The year is 1986. We are in the process of closing on the purchase of 5 acres in the middle of nowhere. I had always wanted to farm and here was my chance coming up. One of the first things that I really wanted was a Jersey milk cow. I loved the color, the delicate faces, and the gentle temperament that I had seen in ones that friends had. So I started looking for a cow…..but they were hugely expensive. I could buy a young heifer at about 2 months old for $1000 and then would have to wait 2 years to breed her and another year before I could get milk. That was the least expensive way to go.
I don’t remember how I found the goat. But there it was. A goat that would have a baby in a couple of months and it was only $50. That would work until I could get enough saved up for a Jersey. I had 2 young sons and wanted good milk for them. So I purchased her. Since I was living in an apartment complex until the closing date, I asked my Dad to let her stay there. That is where the fun started. I did not know that they were very herd oriented and would be noisy when alone. Very noisy. My Dad is one that likes quiet so that did not go over very well at all. And to make matters worse this was a Nubian goat and, as I was to learn, the breed that tends to be noisier than the rest……on good days. We moved her to our new home as quickly as possible and housed her under the porch for a few weeks. Sometimes eagerness is not well rewarded.
I love the wide range of color combinations of the Nubian breed. And the long floppy ears…….adorable. I like the good rich milk and the abundance of it. So I was happy, I thought. Except for the noise. I had Nubians for years and I do not think I ever had a whole day when the goats of that breed did not scream their bloody heads off demanding whatever it was that they wanted this time. And then I wanted to go backpacking with them and I found another problem that would compound the noisiness. Their attitude is kind of like a cat…….they do whatever they want whenever they want. If I want something? Tough.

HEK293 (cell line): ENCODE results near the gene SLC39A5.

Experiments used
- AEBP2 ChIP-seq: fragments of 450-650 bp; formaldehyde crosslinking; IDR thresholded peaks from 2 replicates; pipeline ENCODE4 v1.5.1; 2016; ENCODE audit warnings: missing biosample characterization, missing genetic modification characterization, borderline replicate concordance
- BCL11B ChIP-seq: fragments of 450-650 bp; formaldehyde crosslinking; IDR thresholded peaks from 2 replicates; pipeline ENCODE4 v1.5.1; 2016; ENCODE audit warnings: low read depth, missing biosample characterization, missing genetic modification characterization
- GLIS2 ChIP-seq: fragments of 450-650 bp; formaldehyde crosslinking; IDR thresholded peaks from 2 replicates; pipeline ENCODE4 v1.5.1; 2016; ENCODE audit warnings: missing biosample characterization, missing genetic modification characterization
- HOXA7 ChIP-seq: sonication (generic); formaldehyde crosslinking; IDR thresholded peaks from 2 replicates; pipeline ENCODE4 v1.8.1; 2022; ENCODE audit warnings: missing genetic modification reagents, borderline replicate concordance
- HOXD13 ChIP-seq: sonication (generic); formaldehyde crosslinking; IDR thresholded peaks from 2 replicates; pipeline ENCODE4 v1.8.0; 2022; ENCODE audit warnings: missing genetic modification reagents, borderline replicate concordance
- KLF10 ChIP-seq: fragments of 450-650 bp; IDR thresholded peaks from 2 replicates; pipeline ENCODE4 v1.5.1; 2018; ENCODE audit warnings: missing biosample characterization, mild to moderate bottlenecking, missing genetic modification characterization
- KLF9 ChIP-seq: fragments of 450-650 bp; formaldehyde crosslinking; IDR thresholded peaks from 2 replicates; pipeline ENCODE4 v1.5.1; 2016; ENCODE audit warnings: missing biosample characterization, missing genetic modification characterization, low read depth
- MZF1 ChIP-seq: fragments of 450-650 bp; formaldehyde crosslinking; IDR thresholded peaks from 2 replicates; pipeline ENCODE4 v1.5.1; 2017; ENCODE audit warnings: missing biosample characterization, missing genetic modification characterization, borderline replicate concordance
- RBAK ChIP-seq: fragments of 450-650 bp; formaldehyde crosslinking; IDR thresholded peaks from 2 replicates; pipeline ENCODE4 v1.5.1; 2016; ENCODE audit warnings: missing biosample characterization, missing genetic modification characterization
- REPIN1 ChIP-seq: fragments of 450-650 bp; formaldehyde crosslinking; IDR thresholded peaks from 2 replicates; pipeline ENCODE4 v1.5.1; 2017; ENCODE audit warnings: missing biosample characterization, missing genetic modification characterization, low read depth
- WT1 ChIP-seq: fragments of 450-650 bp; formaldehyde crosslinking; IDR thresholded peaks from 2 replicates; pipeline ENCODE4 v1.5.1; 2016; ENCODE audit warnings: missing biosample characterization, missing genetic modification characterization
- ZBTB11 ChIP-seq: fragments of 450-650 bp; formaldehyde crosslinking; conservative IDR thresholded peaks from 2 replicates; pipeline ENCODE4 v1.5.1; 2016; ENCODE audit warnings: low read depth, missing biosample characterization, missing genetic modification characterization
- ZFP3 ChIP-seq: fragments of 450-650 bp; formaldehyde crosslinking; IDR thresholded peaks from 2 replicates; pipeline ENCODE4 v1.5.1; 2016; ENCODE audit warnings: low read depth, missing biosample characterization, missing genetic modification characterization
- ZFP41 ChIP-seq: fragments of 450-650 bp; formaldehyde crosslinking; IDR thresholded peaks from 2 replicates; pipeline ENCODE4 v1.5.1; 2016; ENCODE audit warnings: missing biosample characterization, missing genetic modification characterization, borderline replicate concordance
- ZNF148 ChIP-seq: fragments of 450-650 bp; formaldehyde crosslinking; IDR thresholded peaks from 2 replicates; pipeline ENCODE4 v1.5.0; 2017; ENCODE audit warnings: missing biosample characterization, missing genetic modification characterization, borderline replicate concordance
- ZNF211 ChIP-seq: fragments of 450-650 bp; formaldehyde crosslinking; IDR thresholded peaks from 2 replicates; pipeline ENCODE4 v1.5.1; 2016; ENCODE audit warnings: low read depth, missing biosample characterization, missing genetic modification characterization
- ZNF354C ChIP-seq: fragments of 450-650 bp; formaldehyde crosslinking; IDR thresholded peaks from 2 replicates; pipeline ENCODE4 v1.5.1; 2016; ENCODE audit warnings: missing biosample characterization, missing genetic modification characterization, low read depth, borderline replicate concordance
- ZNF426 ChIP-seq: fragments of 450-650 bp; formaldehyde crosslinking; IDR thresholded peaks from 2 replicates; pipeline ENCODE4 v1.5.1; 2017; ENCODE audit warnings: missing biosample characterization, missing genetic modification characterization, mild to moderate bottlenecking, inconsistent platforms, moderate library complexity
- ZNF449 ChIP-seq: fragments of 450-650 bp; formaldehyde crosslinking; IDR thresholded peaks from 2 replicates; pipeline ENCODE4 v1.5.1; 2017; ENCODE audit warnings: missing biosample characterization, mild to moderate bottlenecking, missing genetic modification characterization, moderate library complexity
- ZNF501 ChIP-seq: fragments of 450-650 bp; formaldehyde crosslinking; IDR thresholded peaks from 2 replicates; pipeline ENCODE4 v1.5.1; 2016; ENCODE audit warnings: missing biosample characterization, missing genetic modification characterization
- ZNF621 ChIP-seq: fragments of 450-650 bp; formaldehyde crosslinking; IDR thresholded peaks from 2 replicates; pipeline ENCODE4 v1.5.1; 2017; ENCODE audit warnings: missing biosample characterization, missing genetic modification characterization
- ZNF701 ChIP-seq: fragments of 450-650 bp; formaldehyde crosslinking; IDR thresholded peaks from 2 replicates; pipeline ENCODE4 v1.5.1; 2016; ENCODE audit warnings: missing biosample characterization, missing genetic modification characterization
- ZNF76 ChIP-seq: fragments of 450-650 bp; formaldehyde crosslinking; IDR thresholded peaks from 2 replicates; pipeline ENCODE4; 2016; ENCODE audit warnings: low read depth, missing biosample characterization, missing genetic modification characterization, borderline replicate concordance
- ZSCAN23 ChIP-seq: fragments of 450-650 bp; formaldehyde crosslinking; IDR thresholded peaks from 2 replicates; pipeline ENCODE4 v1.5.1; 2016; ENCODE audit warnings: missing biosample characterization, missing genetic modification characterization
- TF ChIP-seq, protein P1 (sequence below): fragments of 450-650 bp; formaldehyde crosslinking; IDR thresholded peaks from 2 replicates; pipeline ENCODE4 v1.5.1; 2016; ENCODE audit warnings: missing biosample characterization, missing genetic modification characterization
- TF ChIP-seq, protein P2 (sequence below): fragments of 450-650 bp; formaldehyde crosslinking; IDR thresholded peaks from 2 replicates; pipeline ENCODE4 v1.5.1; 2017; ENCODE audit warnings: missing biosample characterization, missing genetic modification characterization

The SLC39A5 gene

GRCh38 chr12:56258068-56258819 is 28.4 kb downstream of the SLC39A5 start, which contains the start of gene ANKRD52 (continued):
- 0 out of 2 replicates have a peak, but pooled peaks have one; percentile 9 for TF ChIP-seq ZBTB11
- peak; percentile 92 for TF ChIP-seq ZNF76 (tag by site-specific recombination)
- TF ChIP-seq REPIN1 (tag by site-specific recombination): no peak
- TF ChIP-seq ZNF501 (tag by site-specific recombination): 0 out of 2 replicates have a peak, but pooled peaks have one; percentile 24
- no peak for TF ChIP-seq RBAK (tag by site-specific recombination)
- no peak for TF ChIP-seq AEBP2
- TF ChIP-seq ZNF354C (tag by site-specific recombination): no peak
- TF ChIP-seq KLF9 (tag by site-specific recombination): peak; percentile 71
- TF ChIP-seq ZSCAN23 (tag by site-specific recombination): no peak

So it was that I needed to find a goat breed that was what I really wanted. What about the Jersey? Not in the plan any more. I loved the fact that I could buy 5-10 goats for what one cow would cost. I could feed 11 for the feed cost of one cow. And I could get the same amount of milk from 5 goats that one cow could produce. And the damage to the pasture was a lot less with goats. I could haul goats in my car. I could have them in the house if they were really sick. And if one died, all my money was not in that one. They were easily manageable and really lovable……even with the big mouths. And there is absolutely nothing more adorable than a baby goat! That is when I really researched the breeds.
What I came up with were Saanen and LaMancha goats. Those breeds were quieter. They were more like dogs in the way that they love their people and would follow us anywhere. The Saanens are primarily white and produces a lot of milk but is usually lower in butterfat. LaManchas have short, stubby elf ears and come in wide variety of colors too. I have had other breeds, but for me, these are the ones that I prefer. My daughter has researched the Guernsey Goat. From what she has learned, they have butterfat content close to the richness of Half and Half. So we have gotten a buck kid for breeding next year. We will see how my Saanen and the Guernsey mix and let you know.
The lesson learned? Research a little, before I get started. There is lots of information out there. What do you want to do with your goat? Milk? Butter? Cheese? Backpack? Is there close neighbors? Will you take them to shows? Soap? Lots of blackberries? (Quick note for here…….when you are ready to go picking blackberries, let your girls at the vines first. They will eat off leaves and make picking a lot easier! They do not eat the berries.)
What lesson have you learned from jumping into a project before you really researched it? Please share.
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